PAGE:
Employee-stock-ownership-planSmall business owners looking to convert their organization to an employee-owned company may have an easier path thanks to a new law signed by President Donald Trump last year.

Before the law was passed in August 2018, the rules surrounding loans backed by the Small Business Association (SBA) used to create Employee Stock Ownership Plans (ESOPs) often discouraged small business owners from using this valuable succession-planning and employee-retention tool. The new provisions, found in the John S. McCain National Defense Authorization Act, streamline and modernize some of the rules that previously had made ESOP financing cumbersome—or in some cases prohibitive—for many small business owners.

ESOPs as an Exit Strategy

As baby boomers approach retirement, more small business owners are looking for ways to generate liquidity for their equity while also rewarding employees and maintaining the corporate culture that the owner worked so hard to build. ESOPs can be an effective tool for accomplishing all of these goals. According to the National Center for Employee Ownership, there are 6,717 ESOPs operating nationwide covering 14 million participants with $1.3 trillion in assets.

ESOPs are a type of qualified defined contribution plan that invests primarily in company stock, which is distributed to employees. The company either borrows money or uses cash on hand to purchase the owners’ shares on behalf of the employee participants. Then the shares are distributed to employees’ ESOP accounts, which are held in a trust, over time. When participants leave the company or retire, the stock they own gets cashed out of the ESOP.

How the New Law Encourages ESOPs for Small Businesses

The new law includes several significant changes that will make it easier for business owners to secure financing through the SBA to establish an ESOP. It also contains a provision for the SBA to create outreach programs as well as an interagency working group to promote employee ownership.

The most significant changes in the law include:

  • Business owners are now allowed to obtain loans through the SBA’s preferred lenders instead of having to go through the SBA itself, which can be a slow and bureaucratic process.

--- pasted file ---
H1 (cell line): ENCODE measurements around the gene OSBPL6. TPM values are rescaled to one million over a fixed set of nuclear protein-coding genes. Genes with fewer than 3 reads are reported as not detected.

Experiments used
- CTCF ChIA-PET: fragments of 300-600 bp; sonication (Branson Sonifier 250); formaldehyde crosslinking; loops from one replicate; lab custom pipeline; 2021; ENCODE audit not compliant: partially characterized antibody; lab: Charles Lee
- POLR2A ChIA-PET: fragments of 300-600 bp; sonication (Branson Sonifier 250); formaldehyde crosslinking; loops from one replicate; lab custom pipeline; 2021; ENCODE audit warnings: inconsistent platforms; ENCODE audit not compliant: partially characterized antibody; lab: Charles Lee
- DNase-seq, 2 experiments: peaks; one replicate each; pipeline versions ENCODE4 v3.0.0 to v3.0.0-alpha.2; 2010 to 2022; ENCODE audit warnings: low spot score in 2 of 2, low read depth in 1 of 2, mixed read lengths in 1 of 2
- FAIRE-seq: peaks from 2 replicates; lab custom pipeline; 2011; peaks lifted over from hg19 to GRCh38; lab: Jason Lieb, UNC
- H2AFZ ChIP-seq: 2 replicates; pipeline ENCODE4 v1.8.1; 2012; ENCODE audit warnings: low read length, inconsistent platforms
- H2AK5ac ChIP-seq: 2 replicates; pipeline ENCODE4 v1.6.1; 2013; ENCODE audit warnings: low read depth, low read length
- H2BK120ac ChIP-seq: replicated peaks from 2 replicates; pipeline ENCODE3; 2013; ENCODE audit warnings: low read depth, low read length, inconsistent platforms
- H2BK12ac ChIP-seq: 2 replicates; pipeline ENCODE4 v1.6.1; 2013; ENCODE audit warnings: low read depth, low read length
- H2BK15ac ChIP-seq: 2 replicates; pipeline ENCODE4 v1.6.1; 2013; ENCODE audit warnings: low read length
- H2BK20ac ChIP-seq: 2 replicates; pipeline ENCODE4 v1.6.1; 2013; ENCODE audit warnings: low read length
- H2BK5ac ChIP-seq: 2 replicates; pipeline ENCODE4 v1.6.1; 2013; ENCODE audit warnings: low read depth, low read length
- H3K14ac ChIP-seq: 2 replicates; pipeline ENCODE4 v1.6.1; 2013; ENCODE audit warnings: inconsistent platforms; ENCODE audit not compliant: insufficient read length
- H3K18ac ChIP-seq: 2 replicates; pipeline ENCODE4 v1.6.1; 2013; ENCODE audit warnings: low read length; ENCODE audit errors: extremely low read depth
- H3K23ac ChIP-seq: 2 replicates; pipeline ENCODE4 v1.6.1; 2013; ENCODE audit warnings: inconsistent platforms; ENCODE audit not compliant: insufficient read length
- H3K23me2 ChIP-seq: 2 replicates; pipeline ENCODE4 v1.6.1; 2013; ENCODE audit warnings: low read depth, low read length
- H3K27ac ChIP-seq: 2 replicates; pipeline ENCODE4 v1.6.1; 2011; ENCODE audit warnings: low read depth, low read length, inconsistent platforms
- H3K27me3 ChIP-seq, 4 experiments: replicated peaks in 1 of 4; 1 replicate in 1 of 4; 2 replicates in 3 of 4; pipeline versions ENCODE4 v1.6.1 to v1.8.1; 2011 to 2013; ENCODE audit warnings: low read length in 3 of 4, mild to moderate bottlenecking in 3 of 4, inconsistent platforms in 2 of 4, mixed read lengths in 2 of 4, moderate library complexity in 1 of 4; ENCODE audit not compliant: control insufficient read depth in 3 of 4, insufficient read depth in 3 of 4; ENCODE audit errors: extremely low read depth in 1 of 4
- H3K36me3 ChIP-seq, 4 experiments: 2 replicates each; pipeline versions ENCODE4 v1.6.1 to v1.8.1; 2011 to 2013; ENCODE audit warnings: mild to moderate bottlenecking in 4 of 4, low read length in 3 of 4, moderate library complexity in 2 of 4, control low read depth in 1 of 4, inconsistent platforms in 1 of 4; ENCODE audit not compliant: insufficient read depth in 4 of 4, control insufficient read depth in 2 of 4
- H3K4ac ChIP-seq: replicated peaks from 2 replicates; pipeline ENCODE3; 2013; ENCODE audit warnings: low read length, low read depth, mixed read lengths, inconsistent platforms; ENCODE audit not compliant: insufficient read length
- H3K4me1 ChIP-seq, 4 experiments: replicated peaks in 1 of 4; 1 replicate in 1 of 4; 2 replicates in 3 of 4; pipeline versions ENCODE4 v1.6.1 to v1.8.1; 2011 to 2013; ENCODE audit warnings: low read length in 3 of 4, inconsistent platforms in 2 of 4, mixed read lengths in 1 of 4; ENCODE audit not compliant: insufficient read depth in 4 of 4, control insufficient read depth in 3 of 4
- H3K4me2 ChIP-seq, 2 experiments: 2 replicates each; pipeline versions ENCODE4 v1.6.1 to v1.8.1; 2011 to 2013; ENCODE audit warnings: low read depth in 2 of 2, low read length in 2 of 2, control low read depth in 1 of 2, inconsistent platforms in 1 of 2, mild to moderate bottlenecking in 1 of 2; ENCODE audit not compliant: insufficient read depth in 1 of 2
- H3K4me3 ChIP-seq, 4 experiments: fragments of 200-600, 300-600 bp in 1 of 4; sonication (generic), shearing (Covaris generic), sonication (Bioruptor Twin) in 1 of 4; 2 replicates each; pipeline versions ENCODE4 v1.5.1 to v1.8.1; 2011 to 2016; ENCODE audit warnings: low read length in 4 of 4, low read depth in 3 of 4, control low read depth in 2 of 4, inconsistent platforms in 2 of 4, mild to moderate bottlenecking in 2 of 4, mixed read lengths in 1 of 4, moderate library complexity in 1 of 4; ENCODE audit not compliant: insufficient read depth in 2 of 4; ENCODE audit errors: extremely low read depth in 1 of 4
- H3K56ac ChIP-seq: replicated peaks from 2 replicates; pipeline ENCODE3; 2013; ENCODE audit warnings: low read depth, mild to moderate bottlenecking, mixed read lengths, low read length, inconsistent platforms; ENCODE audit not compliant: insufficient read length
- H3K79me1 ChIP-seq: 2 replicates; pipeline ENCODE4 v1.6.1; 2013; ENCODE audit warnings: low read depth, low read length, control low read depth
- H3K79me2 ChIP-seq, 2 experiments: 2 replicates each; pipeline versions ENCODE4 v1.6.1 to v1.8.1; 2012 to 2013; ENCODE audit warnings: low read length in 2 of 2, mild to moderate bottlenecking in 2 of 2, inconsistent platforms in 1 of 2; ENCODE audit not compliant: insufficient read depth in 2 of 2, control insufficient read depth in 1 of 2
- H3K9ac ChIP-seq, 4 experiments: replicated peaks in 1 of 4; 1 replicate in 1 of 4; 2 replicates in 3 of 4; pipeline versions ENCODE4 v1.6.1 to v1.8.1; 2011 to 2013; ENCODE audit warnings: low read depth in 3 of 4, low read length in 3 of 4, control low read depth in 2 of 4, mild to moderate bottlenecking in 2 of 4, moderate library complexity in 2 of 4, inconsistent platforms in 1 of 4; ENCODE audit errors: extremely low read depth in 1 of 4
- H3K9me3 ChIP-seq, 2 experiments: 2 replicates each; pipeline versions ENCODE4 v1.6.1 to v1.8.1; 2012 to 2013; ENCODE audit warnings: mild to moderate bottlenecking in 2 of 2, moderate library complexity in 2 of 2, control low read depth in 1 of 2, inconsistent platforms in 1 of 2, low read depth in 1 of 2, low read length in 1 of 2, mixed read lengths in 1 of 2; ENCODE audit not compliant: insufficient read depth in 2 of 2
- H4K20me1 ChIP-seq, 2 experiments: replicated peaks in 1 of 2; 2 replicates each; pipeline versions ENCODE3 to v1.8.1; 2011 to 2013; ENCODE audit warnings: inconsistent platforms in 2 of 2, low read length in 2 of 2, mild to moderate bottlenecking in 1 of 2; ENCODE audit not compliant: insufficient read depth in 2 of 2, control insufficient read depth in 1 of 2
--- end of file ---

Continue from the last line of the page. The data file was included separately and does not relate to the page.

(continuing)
• SBA loans for ESOPs can be made directly to the company, so long as the ESOP trust owns 51 percent of the organization. Previously, SBA loans had to go the trust, which made the underwriting process more difficult.
  • Business owners can remain involved in the business following the creation of the ESOP. Previously, owners were prohibited from easing out of the business over time if an SBA loan was used to create an ESOP. Under the new law, as long as the ESOP owns 51 percent of the shares, the seller shareholder can remain an owner, officer or other key employee in the organization. Sellers who remain as owners must provide a personal guaranty for the SBA loan.
  • ESOP transaction costs can be folded into SBA loans. Previously, these loans couldn’t pay for costs associated with setting up an ESOP, but the new law reverses this policy.
  • Previously, owners needed to contribute equity equaling at least 10 percent of the total transaction cost when securing an SBA loan. Under the new law, the SBA can waive this requirement on a case-by-case basis.

Insight: Time to Take a Second Look at ESOPs

Now that the SBA loan process has been streamlined and some of the eligibility rules have been eased, owners of small businesses who previously feared that SBA financing, or even traditional senior financing vehicles, would not be available to establish an ESOP may want to take a second look. In addition to the more borrower-friendly underwriting process, the opportunity for the owner to remain involved in the company after the establishment of the ESOP may make the plans significantly more appealing for owners who want to gradually phase out of the business.